New Zealand Property Investors' Federation, (NZPIF) is the umbrella body for 20 local Property Investors' Associations throughout New Zealand.
Phone: (03) 357 9243
This is a summary of the political and regulatory news affecting the residential rental property industry
The New Zealand economy has been recovering from the recession. But slumping house sales are a significant risk to our optimistic outlook for the economy - NZIER Quarterly Predictions, June 2014
The Reserve Bank (RBNZ) has introduced new rules that will come into effect on the 30th of June this year. These rules will see rental property owners with five or more rental properties classed as either income producing real estate or small to medium enterprises (SME's).
The latest OECD Housing report claims that New Zealand house prices are 70% too high compared to rental prices. There are a number of reasons why this is inaccurate.
Pressures in the New Zealand housing market are easing gradually but risks remain, the Deputy Governor of the Reserve Bank, Grant Spencer, said in a speech today.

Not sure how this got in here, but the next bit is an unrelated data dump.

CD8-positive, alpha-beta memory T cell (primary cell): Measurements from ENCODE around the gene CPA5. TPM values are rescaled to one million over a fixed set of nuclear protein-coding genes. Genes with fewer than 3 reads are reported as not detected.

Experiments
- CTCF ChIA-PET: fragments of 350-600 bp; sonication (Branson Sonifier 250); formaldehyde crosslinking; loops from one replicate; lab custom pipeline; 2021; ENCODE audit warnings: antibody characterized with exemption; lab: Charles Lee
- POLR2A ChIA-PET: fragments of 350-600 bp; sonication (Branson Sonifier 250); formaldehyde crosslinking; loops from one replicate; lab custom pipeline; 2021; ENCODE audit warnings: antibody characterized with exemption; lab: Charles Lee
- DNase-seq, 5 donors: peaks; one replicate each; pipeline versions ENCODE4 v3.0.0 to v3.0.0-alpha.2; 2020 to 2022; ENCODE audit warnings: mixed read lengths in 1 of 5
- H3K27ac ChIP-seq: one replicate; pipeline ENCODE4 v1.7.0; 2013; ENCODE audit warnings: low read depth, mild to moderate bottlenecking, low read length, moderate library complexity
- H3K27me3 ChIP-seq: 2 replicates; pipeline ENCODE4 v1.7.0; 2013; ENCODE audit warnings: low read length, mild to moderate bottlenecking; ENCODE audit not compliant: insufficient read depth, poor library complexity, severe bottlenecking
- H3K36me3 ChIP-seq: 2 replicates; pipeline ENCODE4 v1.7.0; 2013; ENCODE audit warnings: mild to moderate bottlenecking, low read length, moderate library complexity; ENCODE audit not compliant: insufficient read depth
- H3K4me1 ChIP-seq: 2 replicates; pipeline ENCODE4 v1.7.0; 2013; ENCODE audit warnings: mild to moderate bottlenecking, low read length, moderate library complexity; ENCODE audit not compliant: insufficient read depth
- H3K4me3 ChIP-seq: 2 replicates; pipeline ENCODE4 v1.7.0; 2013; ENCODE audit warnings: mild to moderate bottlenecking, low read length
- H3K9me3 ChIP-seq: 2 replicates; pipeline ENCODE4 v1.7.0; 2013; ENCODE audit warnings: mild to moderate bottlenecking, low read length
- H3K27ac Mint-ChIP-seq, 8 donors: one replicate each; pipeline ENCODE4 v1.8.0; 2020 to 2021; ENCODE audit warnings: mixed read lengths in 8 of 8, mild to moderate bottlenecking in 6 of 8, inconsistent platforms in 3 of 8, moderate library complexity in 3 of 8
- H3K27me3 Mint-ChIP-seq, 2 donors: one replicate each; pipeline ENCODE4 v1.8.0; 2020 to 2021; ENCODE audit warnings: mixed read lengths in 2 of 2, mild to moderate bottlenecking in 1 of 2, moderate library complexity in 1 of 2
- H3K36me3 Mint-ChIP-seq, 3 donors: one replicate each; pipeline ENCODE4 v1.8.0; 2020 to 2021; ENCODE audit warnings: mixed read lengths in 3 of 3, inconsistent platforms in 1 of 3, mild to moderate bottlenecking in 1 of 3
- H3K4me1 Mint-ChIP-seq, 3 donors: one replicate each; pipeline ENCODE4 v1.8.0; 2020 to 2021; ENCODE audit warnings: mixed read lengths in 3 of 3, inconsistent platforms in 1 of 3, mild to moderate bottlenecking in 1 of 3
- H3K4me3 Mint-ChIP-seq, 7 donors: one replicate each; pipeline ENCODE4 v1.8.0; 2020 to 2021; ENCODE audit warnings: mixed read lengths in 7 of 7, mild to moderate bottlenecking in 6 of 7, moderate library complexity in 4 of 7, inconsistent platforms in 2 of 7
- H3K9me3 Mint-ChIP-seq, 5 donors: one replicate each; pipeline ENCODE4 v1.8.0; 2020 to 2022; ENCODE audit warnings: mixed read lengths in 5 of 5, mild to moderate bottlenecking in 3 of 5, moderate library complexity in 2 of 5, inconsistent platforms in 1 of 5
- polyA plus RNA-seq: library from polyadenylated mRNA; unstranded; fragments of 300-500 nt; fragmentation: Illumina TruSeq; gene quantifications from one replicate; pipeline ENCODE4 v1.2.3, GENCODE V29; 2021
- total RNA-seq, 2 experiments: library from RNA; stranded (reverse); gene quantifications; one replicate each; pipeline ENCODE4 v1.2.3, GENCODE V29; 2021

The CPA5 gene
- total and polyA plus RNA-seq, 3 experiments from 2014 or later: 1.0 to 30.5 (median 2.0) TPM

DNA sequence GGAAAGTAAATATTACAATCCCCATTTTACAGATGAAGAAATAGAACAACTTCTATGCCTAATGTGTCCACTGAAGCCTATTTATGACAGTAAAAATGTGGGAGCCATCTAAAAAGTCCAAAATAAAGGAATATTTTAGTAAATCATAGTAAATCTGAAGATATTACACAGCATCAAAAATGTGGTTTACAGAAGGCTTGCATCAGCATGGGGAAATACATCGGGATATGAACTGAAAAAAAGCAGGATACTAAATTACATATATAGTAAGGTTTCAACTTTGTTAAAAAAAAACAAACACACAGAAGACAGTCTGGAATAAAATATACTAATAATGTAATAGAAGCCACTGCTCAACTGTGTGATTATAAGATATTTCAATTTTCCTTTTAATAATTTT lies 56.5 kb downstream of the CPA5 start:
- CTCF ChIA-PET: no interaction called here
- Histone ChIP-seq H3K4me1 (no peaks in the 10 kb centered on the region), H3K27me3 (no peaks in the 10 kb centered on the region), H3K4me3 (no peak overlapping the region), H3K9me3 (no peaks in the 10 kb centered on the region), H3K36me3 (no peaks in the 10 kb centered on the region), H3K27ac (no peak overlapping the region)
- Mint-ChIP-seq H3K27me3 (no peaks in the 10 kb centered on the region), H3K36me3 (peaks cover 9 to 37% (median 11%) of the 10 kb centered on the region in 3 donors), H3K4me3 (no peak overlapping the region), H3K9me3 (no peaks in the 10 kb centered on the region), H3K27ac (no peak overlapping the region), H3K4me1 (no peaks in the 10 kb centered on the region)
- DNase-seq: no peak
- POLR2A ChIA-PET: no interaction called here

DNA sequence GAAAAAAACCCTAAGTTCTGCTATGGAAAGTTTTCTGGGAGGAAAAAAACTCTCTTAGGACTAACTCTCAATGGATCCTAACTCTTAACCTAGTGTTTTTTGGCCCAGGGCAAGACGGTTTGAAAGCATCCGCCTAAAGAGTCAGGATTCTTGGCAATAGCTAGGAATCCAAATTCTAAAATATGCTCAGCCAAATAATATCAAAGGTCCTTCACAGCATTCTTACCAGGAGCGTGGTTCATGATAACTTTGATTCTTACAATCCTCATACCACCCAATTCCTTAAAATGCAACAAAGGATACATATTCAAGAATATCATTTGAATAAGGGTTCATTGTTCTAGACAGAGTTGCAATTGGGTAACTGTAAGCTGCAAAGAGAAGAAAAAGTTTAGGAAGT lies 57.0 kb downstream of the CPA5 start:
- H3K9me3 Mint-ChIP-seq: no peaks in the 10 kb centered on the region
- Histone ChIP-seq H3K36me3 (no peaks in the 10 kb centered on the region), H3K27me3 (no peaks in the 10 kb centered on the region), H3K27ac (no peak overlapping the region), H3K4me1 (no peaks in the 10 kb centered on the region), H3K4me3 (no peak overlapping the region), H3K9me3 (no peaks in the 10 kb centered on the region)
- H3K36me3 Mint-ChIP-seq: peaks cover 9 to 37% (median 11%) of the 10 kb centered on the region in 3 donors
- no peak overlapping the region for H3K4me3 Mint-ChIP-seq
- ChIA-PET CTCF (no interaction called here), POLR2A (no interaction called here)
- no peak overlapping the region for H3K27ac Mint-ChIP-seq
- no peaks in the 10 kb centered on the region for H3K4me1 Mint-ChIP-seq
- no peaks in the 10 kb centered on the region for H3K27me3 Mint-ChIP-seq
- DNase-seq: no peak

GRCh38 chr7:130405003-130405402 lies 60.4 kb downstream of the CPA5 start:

In a surprise move, the Reserve Bank has deemed any rental property owner with five or more rental properties as a corporate borrower. We reported on this in our last newsletter (see here) and now have more information plus how you can find out the affects on your borrowings.
Among the detail in Labour’s Monetary Policy Upgrade is ring-fencing of losses made in the early years of rental property ownership. A similar policy has been tried, failed and reversed in Australia. In the 2 year period it was law, Australian rents rose by over 25%.
Winning at the Tenancy Tribunal is just the first step in holding some tenants to account. However changes to the system for recovering debts came into place on April 14 and may make things a lot easier for rental property owners.
Residential properties with 2 or more stories and containing 3 or more units are to be covered by proposed Earthquake Strengthening regulations. The NZPIF have made a submission which you can see here
The Official Cash Rate (OCR) was raised twice recently, the first change since early 2009. Floating mortgage interest rates for most banks moved up by the same amount almost immediately. But what exactly is the OCR and how does it affect the mortgage interest rates we pay?
BNZ Economist Tony Alexander looks at Labour's kiwisaver policy in his weekly review
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